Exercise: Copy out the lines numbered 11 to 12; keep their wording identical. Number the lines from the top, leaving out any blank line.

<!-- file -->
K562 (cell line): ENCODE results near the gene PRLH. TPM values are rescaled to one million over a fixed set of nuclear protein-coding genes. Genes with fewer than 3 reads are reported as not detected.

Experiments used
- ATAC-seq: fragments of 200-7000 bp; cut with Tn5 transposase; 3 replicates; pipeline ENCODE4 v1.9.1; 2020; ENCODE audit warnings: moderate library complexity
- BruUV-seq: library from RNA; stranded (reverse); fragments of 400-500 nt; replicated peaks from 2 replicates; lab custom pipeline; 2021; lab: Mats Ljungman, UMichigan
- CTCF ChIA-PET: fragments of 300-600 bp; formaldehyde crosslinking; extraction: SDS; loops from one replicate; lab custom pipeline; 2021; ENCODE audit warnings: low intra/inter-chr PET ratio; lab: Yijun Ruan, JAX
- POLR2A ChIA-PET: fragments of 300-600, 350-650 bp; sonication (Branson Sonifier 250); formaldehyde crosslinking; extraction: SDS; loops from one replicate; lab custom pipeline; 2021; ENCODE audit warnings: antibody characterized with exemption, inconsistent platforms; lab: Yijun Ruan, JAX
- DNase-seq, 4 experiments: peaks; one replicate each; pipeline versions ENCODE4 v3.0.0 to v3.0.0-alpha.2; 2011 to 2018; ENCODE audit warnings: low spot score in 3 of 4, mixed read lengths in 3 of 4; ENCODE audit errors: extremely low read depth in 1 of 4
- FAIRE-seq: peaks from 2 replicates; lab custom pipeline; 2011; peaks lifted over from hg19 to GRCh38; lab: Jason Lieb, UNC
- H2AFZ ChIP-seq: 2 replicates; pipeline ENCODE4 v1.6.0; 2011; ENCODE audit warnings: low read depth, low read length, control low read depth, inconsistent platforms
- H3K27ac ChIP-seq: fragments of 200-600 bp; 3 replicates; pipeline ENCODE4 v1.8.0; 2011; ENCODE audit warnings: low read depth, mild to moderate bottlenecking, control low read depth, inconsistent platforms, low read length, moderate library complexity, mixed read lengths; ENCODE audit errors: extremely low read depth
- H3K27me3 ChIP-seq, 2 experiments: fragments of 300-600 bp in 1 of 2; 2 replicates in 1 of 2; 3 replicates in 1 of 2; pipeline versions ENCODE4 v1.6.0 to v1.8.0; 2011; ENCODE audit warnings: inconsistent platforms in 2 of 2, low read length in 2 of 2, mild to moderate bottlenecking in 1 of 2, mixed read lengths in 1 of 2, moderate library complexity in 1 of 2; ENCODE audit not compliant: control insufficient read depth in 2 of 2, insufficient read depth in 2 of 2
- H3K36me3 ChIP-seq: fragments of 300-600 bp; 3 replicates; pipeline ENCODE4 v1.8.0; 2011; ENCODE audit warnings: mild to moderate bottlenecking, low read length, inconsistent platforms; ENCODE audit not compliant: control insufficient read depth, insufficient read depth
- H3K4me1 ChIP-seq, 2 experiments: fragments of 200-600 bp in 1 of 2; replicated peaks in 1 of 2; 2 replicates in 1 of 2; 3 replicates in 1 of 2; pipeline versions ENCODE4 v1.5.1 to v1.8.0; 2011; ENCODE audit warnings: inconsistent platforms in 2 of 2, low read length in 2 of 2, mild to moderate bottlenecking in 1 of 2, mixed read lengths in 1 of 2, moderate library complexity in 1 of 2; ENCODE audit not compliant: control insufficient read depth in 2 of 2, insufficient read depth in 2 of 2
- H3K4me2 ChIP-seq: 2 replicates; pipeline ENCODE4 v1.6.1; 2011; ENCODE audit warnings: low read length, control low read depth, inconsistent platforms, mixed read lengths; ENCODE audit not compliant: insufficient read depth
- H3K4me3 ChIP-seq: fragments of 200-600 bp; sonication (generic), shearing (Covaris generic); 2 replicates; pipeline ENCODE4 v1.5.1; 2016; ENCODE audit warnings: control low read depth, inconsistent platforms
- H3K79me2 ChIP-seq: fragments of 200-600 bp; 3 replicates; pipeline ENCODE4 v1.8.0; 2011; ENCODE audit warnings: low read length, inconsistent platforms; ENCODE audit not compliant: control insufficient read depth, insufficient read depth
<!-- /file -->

- H3K27me3 ChIP-seq, 2 experiments: fragments of 300-600 bp in 1 of 2; 2 replicates in 1 of 2; 3 replicates in 1 of 2; pipeline versions ENCODE4 v1.6.0 to v1.8.0; 2011; ENCODE audit warnings: inconsistent platforms in 2 of 2, low read length in 2 of 2, mild to moderate bottlenecking in 1 of 2, mixed read lengths in 1 of 2, moderate library complexity in 1 of 2; ENCODE audit not compliant: control insufficient read depth in 2 of 2, insufficient read depth in 2 of 2
- H3K36me3 ChIP-seq: fragments of 300-600 bp; 3 replicates; pipeline ENCODE4 v1.8.0; 2011; ENCODE audit warnings: mild to moderate bottlenecking, low read length, inconsistent platforms; ENCODE audit not compliant: control insufficient read depth, insufficient read depth